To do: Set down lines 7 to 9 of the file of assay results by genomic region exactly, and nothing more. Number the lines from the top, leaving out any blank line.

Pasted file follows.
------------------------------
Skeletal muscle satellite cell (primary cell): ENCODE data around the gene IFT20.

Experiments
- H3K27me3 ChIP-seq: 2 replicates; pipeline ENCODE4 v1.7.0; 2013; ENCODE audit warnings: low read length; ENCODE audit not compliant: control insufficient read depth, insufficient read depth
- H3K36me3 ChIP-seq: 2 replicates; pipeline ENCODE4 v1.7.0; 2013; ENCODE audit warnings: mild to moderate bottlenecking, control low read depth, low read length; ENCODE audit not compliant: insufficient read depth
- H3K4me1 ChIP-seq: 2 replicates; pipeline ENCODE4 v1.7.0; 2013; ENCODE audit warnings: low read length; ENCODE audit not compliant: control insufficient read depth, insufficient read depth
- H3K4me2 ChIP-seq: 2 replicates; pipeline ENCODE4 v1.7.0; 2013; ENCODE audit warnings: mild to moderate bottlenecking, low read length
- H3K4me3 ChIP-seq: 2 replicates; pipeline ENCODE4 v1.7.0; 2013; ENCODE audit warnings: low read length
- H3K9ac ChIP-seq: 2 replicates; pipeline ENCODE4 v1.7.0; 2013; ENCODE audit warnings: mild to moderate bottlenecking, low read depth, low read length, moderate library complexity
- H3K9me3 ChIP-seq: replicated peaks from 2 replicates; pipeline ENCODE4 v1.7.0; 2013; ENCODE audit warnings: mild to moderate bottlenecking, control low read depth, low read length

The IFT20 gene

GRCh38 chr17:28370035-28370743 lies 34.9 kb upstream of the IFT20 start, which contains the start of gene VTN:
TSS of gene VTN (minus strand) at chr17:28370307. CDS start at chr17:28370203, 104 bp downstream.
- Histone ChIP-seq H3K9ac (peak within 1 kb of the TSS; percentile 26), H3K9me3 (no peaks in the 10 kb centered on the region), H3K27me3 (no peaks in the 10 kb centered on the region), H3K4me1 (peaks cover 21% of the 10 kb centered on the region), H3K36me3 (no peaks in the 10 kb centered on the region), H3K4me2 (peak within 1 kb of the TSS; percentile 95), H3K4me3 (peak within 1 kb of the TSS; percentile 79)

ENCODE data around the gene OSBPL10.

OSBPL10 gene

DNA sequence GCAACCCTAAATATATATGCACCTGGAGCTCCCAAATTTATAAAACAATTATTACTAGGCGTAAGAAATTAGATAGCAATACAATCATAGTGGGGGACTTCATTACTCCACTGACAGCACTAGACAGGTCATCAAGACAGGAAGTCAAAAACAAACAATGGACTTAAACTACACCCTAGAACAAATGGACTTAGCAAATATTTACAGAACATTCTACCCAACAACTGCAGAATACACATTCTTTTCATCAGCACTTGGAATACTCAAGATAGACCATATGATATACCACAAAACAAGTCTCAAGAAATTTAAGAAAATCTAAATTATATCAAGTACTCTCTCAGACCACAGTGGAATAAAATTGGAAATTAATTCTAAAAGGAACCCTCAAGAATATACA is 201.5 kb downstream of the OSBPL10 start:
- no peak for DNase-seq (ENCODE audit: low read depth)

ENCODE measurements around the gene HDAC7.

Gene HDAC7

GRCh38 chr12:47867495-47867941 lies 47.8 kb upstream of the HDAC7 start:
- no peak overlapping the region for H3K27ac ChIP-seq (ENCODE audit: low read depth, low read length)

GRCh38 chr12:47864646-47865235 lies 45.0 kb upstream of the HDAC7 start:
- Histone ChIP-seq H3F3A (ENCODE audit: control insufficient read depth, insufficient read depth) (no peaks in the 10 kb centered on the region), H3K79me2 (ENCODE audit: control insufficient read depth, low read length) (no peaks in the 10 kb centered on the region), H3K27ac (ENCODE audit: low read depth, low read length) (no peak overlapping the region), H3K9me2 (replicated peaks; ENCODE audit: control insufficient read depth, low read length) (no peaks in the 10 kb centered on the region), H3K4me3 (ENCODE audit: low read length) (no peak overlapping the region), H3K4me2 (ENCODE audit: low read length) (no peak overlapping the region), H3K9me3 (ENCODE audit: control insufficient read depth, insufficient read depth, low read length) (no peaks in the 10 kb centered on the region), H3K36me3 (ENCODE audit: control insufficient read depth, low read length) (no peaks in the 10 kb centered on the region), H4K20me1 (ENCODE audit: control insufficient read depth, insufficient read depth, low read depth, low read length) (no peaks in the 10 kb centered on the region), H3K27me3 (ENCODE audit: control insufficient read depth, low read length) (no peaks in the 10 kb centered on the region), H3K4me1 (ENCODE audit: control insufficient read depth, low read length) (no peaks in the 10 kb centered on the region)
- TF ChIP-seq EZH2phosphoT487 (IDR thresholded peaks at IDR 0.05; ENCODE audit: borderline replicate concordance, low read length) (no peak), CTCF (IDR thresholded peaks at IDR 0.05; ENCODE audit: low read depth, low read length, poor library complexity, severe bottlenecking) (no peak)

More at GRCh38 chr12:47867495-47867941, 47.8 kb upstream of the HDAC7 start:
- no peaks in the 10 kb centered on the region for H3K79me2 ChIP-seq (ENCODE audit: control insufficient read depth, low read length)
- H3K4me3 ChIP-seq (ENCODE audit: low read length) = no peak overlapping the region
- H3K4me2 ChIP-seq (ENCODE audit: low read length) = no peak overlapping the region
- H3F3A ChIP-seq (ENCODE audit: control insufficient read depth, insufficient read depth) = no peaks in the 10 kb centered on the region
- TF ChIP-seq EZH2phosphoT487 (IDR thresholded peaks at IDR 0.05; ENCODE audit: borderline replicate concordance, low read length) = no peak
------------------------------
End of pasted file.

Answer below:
- H3K4me3 ChIP-seq: 2 replicates; pipeline ENCODE4 v1.7.0; 2013; ENCODE audit warnings: low read length
- H3K9ac ChIP-seq: 2 replicates; pipeline ENCODE4 v1.7.0; 2013; ENCODE audit warnings: mild to moderate bottlenecking, low read depth, low read length, moderate library complexity
- H3K9me3 ChIP-seq: replicated peaks from 2 replicates; pipeline ENCODE4 v1.7.0; 2013; ENCODE audit warnings: mild to moderate bottlenecking, control low read depth, low read length